That means that either the mercury that is going into the system is different or the way that system is responding to the mercury to make it more available to species is different as we go from one marsh to another.

That’s the same for everything that’s in the food web from the insects, the spiders, the birds, the fish that are growing up there that are going out into the estuary. We are basically at this point using birds to tell us how degraded, and how mercury‑prone is the system. The answer is some systems are more degraded than others.

Kate:  A silver lining there is that it points to the fact that taking conservation action on a small spatial scale can have big impacts and positive impacts for these birds because we’re seeing such high levels of variation from one marsh to another.

We see similar patterns when we look at their nest survival in response to water level. It means we can take a small patch of habitat, improve it, and it can have a big effect on that population.

Ron:  Kate, take us into the field. How do you do this work?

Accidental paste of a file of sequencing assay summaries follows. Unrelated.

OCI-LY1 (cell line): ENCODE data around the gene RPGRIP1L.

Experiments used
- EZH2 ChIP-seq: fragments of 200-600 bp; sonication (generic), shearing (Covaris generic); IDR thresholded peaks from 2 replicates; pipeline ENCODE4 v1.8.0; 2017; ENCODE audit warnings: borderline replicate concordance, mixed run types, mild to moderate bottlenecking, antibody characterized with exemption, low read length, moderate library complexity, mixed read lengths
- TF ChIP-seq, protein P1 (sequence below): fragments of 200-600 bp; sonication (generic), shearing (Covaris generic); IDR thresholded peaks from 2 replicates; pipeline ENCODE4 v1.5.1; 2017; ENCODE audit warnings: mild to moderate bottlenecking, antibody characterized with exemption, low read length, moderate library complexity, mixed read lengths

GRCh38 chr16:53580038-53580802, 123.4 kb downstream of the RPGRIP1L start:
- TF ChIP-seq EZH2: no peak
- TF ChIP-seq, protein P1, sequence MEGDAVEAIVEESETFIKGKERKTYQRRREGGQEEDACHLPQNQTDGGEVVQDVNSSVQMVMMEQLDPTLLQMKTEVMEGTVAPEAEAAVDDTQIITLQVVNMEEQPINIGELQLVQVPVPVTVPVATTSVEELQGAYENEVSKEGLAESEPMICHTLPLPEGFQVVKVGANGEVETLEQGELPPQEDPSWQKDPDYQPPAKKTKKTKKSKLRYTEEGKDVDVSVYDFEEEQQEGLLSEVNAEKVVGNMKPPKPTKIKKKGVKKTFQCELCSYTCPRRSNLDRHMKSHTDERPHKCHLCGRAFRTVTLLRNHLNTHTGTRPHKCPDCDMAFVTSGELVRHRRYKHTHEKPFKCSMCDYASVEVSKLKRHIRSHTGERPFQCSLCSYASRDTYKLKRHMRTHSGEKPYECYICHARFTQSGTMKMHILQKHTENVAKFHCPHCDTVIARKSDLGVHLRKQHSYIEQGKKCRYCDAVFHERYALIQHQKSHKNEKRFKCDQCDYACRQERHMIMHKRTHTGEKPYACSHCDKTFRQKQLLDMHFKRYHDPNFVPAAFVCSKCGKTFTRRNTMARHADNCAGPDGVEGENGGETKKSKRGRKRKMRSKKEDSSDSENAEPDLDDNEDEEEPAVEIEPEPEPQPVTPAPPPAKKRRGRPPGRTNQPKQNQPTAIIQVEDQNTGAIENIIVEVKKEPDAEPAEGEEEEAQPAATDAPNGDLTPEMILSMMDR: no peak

Kate:  It’s a ton of fun. First of all, you spend a lot of time mucking through marshes, which many people avoid because they are smelly, and buggy, and you’re likely going to get your feet wet when the water tops over your boots. You muck around and search for nests. These species are both very secretive about their nest.

The females will run around in the marsh grasses, try to avoid being seen. You work very hard to find their nest, and then you recheck them every three days to determine whether a nest succeeded or failed. If it failed, why? Was it flooding, or did a predator get to the nest? We catch the females with mist nets. These very fine mesh nets.

We collect a teeny tiny amount of blood and then used a machine to calculate how much mercury was in that blood. Then we were able to again characterize what’s the mercury exposure that these birds are facing across their range? Is there any relationship with the nest survival for the females?

Ron:  Now, Brian, you’re wearing a tie and you do a lot of administrative stuff these days. How about being in the field for you? Is that something you look forward to and enjoy?

Brian:  Yeah, for sure. There’s something about peeking into the private lives of animals and getting into their space and trying to see how they live, that is both incredibly interesting, but also it’s a real peaceful experience that can fill your soul in certain ways.